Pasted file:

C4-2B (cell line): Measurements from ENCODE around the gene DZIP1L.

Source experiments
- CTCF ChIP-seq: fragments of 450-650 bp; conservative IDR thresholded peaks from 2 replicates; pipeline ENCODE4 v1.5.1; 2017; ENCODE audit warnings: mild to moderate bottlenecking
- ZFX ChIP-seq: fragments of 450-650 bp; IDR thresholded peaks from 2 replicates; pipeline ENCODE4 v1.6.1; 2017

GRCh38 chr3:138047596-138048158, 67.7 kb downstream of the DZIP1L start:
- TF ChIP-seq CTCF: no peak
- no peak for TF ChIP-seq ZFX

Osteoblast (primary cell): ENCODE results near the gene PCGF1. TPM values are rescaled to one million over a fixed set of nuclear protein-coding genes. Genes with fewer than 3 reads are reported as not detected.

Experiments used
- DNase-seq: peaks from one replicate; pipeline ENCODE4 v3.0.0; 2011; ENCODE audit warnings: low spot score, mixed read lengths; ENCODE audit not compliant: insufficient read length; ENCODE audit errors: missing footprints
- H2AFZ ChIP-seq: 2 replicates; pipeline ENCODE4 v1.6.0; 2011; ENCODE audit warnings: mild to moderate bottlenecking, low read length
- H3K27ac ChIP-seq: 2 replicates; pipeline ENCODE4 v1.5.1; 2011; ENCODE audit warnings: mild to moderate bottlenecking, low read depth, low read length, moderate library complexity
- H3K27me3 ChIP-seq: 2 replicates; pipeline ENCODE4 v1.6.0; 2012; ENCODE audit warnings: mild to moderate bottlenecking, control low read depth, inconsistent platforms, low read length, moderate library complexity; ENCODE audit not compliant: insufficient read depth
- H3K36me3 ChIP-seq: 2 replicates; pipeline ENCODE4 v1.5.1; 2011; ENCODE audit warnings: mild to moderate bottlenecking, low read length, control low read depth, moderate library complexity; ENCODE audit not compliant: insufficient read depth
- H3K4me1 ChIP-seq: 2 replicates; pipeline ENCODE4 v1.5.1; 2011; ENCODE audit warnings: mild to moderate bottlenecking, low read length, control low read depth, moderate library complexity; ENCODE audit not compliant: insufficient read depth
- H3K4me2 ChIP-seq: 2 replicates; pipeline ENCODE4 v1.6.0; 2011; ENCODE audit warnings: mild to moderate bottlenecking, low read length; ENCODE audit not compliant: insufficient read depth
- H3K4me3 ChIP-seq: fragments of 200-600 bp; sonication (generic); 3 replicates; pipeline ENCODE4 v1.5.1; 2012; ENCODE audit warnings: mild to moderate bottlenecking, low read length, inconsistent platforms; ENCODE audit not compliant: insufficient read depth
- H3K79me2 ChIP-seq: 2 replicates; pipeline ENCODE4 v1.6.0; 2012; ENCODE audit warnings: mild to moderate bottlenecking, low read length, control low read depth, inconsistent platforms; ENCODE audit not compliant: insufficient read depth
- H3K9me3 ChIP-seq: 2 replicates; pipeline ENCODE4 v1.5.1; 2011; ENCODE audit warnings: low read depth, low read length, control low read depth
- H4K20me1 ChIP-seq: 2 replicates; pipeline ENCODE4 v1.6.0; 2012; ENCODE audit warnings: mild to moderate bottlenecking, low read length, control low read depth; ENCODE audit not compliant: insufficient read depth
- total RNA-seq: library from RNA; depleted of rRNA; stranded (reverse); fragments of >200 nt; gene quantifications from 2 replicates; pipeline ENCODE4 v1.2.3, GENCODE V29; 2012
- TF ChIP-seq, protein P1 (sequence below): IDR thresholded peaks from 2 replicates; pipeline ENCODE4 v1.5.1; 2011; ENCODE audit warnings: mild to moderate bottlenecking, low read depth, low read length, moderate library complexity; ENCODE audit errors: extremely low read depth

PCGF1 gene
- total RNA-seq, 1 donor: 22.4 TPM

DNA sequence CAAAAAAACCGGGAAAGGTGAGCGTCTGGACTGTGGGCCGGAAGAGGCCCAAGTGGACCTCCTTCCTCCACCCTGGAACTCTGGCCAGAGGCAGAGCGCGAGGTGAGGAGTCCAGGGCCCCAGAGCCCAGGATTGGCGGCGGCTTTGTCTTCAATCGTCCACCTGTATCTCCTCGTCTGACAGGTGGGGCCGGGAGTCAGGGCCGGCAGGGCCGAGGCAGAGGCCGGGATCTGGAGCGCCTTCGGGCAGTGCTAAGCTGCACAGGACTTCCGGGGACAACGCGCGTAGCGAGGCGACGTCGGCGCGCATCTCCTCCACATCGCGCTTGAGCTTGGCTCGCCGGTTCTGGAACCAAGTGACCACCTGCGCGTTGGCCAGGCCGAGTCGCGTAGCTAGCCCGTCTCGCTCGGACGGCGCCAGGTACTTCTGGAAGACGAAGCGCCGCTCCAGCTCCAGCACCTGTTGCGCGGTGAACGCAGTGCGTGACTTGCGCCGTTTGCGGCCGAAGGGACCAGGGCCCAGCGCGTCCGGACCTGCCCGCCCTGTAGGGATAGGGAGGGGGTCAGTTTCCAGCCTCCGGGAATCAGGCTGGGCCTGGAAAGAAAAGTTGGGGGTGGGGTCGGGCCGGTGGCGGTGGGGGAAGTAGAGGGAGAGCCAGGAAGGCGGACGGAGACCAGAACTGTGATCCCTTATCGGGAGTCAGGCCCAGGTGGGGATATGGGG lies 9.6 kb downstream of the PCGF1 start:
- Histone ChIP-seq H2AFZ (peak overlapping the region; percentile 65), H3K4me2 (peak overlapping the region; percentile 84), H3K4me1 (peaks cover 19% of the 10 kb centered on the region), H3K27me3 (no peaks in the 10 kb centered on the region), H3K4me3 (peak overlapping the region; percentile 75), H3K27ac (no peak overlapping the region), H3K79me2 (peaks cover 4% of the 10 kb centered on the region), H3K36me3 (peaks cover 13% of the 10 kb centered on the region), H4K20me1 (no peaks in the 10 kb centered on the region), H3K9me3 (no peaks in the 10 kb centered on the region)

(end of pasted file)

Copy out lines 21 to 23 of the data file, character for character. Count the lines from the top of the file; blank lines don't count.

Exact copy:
- total RNA-seq: library from RNA; depleted of rRNA; stranded (reverse); fragments of >200 nt; gene quantifications from 2 replicates; pipeline ENCODE4 v1.2.3, GENCODE V29; 2012
- TF ChIP-seq, protein P1 (sequence below): IDR thresholded peaks from 2 replicates; pipeline ENCODE4 v1.5.1; 2011; ENCODE audit warnings: mild to moderate bottlenecking, low read depth, low read length, moderate library complexity; ENCODE audit errors: extremely low read depth

PCGF1 gene